Gundagai Glamping

A small off-grid cabin perched high on a Gundagai sheep and cattle farm becomes a beacon for people hoping to spend some time away from the daily grind – or get married.

Farmers are a resourceful lot. Four years ago, when Dave Ferguson’s parents tried unsuccessfully to sell their 7000-acre (approx. 2832.8-hectare) farm overlooking the Murrumbidgee River in southern New South Wales, the entrepreneurial wedding photographer and his partner Emelia returned to the fold with their young family and created a booming side-business in the form of a wedding venue. By last year, Kimo Estate’s historic homestead and four-acre garden, atmospheric 1905 grain shed, rustic shearers quarters and workers’ cottages were at capacity.

Dave and Emelia knew just the spot for a secluded honeymoon suite with panoramic views over the river and surrounding flats. Dave and his farmhand could build the place themselves. But what kind of accommodation would inspire people to drive over three hours from Sydney or over five hours from Melbourne just for a night or two?

The Fergusons called in an architect friend from Geelong, Anthony Hunt, who roped in his mate, Ballarat architect Luke Stanley, and together they concocted the simplest plan imaginable: a freestanding, A-frame, two-person “tent” made from sustainable local hardwood, corrugated iron and glass, with a timber deck that’s elevated ever so slightly atop a bushfire resistant cement sheet plinth. The deliberately lo-fi eco hut collects its own rainwater, is powered by solar panels and provides spaces for sleeping, eating, sitting inside and out, showering, storage, and barbecuing on the deck. It quite deliberately forces visitors to unplug, literally and figuratively, from wifi and the wider world. The star attraction? Sensational 360-degree views across the Riverina and up into the mesmerising Milky Way above – plus uninterrupted access to guests’ own thoughts, and to each other.

“We wanted to appeal to city folk, and we feel that a lot of people need to do that these days,” Emelia says. “Life’s so busy and hectic. Just to switch off from everything and get back to nature and talk to each other and enjoy each other’s company – we thought there was a real need for something like that.”

But there’s function behind the form here too. Getting power, water and all the usual construction materials to this isolated, exposed, frequently windy site would have been no picnic. “Also, we wanted to go down the line of looking quite Scandinavian, and getting those views in the hut as well,” Emelia says. “We’ve got a low … bed in the hut, [because] we wanted people to be able to lie on their bed and look up at the stars even when they are inside. You can experience everything outside, but you can be inside. Because when you are on top of that hill … it could be really windy, or very still … We didn’t want people to be limited to experiencing the views of the property and of the region.”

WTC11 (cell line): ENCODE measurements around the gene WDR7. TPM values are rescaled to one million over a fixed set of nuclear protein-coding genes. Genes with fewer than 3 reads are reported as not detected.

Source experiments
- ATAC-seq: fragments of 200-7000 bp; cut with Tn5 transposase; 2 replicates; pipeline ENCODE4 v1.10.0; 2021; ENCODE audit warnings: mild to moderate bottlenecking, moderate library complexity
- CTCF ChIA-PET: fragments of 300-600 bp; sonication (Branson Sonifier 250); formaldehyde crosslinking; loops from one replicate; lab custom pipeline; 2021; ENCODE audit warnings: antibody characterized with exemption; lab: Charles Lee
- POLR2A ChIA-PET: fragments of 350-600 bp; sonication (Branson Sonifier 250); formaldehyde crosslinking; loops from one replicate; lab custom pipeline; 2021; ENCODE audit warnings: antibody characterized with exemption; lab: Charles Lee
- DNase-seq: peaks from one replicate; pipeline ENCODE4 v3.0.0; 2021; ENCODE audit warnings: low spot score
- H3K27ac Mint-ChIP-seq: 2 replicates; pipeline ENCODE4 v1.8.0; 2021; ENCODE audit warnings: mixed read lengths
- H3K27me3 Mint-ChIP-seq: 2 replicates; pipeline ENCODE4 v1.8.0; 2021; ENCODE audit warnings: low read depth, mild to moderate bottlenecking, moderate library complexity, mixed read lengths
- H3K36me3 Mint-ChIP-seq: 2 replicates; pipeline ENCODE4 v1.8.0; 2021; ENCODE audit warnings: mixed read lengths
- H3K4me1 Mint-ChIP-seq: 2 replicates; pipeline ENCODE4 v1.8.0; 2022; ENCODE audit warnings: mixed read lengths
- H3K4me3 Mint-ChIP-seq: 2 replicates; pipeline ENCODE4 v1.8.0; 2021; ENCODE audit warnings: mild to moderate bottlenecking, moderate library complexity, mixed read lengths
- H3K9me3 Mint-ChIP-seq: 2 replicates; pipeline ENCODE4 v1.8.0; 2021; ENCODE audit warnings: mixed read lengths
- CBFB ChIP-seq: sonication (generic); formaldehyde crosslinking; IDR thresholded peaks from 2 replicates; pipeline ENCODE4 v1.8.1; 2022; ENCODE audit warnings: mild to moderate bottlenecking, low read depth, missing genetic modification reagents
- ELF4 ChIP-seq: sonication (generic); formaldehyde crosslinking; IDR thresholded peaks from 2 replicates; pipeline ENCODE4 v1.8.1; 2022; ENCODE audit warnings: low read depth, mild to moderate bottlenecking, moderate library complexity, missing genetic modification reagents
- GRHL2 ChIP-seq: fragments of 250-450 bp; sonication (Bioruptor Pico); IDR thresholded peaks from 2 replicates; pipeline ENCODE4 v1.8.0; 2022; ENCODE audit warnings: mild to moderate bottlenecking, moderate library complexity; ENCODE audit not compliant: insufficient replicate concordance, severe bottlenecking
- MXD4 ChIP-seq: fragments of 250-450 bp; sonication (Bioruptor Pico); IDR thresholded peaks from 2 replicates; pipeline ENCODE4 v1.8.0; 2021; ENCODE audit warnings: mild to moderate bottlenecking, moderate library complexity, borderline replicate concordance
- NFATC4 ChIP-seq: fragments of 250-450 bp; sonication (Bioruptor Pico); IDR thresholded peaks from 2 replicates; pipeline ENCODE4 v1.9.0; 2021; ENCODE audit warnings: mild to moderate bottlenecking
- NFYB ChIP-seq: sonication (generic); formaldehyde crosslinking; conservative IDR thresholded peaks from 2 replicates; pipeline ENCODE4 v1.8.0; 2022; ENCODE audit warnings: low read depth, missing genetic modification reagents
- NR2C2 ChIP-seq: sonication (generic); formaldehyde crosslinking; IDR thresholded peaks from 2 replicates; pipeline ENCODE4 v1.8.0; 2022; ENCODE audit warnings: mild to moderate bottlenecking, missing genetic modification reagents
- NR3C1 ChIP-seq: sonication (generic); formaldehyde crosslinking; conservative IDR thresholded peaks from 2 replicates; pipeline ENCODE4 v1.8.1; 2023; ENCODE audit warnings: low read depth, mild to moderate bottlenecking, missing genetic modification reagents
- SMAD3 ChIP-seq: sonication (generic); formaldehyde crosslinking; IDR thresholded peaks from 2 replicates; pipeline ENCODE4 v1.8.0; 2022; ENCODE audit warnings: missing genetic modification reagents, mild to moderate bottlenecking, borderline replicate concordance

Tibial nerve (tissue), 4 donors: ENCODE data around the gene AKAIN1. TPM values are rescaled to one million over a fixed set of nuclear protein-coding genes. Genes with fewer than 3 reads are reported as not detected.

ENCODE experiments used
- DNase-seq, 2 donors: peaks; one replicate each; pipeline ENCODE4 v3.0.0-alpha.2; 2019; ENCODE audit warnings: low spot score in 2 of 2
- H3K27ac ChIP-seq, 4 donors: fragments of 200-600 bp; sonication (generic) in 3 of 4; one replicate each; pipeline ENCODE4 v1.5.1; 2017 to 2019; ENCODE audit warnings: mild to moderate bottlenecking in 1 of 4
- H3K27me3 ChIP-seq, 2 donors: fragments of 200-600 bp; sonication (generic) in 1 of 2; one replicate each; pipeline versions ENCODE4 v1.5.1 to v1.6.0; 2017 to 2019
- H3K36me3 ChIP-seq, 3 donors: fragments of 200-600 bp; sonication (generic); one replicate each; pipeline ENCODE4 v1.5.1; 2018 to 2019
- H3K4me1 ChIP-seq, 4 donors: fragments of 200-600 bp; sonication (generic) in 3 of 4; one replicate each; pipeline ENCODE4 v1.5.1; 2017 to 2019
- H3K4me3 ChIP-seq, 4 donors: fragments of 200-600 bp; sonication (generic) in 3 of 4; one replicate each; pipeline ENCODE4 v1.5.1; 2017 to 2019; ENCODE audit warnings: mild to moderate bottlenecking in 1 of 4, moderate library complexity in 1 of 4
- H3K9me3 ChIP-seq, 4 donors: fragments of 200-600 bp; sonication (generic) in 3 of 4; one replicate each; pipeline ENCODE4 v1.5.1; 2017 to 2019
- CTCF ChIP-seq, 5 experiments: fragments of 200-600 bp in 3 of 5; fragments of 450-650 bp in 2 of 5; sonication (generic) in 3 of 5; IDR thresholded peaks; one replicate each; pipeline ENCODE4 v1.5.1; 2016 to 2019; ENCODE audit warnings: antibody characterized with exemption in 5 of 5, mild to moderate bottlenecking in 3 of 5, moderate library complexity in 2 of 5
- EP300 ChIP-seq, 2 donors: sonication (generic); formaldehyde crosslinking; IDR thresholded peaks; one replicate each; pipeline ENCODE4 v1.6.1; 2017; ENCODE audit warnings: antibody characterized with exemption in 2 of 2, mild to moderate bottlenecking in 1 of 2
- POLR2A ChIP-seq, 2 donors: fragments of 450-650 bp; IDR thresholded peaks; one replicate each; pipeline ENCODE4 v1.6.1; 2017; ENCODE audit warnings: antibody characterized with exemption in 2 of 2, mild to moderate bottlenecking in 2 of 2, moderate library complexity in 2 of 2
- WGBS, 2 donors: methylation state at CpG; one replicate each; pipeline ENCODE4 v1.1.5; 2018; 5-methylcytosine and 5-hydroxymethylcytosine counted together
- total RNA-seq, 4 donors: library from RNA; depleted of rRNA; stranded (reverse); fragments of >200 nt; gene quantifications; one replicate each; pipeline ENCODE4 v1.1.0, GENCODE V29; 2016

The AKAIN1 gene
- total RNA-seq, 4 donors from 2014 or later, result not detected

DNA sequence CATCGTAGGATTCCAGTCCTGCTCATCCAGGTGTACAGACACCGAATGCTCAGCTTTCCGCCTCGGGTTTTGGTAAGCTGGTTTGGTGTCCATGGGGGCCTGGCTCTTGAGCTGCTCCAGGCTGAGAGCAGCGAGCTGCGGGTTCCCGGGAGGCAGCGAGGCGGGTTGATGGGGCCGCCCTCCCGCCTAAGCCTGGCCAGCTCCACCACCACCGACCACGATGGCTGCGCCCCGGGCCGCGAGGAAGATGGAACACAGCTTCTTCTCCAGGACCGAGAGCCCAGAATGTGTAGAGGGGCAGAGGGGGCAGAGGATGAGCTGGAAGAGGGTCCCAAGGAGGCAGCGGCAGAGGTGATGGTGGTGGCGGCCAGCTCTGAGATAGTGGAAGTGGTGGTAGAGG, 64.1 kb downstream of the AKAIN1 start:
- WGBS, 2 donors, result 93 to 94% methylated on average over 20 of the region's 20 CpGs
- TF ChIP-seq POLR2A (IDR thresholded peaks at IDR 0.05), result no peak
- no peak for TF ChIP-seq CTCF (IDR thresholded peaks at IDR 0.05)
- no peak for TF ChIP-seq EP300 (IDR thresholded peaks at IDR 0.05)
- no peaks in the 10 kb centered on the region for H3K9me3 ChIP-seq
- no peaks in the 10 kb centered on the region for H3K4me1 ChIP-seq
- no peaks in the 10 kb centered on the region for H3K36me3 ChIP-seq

For Hunt and Stanley, designing JR’s Hut “was a balance of creating shelter but revealing the views,” Stanley says. “We’ve been pleasantly surprised by just how successful that idea of an A-frame with the corrugated “skin” cut away in certain … areas to reveal the views has been,” Stanley says. “Certainly [in] the sitting and bedroom space, with low level windows where you’re spending most of your time – down low sitting in chairs or on the bed – you’ve got almost 180-degree views revealed by the peeling away of the corrugated metal skin, but because it’s an A-frame you still feel sheltered and protected.”

The pair drew inspiration from the amenity of hotel rooms, the simplicity required by small-scale, on-site builds, and the enduring appeal and architectural honesty of the property’s various agricultural buildings. “[Dave] took us around and showed up everything from the original shearers’ quarters to the old farm manager house, the grain shed and a whole lot of different buildings that have been on the site anywhere from 50 to 100 years,” Stanley recalls. “We took cues from a lot of that: the hardwood timber, the corrugated metal sheet cladding, the expression of the structure inside these buildings, and little details at thresholds, where you step up onto, say, a concrete step and then onto the deck or into the building.

“David and Emelia use the old grain shed as their wedding venue. You step inside and it’s just a big old shed, but it’s all beautiful hardwood posts and handmade frames, and there are bullet holes in the corrugated cladding and the light comes through those holes and provides a sort of … starlight effect, and they’re just really magical spaces given they’re agricultural buildings. So we tried to take some cues from that.”


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